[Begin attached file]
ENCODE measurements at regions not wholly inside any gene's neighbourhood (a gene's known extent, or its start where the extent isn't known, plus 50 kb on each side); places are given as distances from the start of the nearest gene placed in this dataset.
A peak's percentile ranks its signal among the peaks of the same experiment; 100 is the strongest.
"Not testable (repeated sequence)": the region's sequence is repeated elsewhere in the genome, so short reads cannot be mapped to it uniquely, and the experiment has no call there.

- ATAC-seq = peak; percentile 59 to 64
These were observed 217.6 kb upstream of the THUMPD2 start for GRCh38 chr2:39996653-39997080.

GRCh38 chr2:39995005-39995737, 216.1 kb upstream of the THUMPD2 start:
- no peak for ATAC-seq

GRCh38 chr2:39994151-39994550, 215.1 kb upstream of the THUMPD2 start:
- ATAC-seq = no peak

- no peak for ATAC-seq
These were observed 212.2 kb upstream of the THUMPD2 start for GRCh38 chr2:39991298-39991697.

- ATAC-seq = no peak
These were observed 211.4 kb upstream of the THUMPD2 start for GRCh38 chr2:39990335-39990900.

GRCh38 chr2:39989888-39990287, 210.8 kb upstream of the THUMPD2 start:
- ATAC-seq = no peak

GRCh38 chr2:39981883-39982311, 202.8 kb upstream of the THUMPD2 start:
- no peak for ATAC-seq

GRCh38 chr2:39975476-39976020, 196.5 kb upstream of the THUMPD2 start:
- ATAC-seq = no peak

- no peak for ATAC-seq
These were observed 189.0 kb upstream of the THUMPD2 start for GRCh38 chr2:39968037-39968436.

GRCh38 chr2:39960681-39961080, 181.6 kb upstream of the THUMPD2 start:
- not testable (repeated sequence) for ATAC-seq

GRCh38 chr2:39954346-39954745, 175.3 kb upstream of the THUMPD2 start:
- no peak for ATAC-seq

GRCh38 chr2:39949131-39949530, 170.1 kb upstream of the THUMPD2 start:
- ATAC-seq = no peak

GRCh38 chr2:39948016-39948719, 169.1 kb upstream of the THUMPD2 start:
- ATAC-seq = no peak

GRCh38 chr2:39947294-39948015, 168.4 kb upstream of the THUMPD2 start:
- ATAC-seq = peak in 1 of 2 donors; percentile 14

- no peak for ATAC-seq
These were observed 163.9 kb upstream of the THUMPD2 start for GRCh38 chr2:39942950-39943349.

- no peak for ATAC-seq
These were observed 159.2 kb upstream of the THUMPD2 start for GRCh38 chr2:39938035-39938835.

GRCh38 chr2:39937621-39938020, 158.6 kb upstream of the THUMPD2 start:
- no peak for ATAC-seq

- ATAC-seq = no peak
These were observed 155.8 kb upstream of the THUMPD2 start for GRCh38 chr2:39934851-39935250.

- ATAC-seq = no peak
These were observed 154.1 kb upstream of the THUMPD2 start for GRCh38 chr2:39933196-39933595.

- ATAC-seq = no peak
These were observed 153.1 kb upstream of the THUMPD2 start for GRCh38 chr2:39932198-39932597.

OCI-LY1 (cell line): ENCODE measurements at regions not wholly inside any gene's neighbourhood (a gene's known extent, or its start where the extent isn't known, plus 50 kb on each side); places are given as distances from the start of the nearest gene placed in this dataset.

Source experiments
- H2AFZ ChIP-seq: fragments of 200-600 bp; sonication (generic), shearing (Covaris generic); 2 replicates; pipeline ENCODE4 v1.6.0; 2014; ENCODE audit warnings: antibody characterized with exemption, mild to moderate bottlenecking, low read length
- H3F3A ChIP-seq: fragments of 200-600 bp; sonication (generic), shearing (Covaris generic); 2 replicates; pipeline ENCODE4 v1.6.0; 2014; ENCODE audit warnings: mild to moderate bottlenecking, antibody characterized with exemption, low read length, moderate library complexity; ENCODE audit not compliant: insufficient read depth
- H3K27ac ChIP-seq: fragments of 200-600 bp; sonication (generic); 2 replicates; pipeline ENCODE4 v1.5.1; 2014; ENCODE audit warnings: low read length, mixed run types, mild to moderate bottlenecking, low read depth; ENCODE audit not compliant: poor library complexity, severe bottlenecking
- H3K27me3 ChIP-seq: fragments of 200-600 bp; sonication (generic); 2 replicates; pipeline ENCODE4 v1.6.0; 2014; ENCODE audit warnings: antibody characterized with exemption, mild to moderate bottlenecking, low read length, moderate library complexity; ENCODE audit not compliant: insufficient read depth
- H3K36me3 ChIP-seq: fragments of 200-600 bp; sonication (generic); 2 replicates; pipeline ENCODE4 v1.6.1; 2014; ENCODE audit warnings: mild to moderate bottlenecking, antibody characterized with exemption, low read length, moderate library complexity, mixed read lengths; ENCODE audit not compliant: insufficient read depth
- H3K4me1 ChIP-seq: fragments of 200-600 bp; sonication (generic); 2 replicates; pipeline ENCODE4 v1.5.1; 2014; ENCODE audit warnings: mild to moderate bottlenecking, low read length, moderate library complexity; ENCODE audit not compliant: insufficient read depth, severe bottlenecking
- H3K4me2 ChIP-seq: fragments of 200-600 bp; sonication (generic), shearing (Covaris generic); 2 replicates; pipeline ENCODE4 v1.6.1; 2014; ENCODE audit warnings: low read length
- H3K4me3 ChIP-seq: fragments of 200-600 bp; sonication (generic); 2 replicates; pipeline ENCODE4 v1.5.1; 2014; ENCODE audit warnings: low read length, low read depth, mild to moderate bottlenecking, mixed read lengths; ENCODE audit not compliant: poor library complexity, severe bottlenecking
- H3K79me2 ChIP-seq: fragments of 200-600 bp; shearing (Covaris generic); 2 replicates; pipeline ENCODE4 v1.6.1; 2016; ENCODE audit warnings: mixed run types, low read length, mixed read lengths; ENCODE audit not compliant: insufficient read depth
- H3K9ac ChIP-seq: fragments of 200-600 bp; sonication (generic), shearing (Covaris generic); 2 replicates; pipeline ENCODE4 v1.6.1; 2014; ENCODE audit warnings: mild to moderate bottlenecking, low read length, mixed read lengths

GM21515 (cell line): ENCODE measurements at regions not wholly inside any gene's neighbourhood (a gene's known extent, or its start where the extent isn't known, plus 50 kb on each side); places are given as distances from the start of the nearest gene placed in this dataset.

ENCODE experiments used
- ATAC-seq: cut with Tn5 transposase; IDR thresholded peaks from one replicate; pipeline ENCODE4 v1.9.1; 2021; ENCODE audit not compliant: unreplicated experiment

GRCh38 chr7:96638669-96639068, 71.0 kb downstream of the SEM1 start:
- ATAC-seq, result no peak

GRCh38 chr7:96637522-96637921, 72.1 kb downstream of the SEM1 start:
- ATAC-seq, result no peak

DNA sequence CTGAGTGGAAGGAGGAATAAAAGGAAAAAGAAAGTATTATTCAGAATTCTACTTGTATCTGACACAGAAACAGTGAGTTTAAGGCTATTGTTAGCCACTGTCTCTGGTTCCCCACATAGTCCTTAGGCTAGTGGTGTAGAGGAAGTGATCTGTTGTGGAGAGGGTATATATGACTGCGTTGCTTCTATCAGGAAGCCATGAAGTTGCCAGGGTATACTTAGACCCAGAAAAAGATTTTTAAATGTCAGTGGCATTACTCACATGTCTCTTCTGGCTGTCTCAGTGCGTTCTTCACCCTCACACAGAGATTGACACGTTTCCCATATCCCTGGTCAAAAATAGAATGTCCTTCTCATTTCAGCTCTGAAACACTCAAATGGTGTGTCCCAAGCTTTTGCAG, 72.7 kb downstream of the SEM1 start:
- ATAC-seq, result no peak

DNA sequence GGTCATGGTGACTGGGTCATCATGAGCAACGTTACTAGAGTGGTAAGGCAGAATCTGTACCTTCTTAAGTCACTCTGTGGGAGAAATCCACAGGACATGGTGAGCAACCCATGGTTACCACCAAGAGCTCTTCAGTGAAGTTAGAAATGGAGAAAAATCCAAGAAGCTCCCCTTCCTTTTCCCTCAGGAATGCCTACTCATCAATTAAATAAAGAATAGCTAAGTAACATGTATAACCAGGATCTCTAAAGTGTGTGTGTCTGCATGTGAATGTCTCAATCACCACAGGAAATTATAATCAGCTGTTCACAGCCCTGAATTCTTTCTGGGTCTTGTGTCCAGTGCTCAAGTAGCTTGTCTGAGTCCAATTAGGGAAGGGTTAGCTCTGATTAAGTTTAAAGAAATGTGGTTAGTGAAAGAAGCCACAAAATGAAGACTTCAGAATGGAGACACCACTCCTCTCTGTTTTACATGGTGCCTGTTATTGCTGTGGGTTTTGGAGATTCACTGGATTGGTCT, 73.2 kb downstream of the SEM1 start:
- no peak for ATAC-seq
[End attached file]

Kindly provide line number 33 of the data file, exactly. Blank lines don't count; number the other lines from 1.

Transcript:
These were observed 163.9 kb upstream of the THUMPD2 start for GRCh38 chr2:39942950-39943349.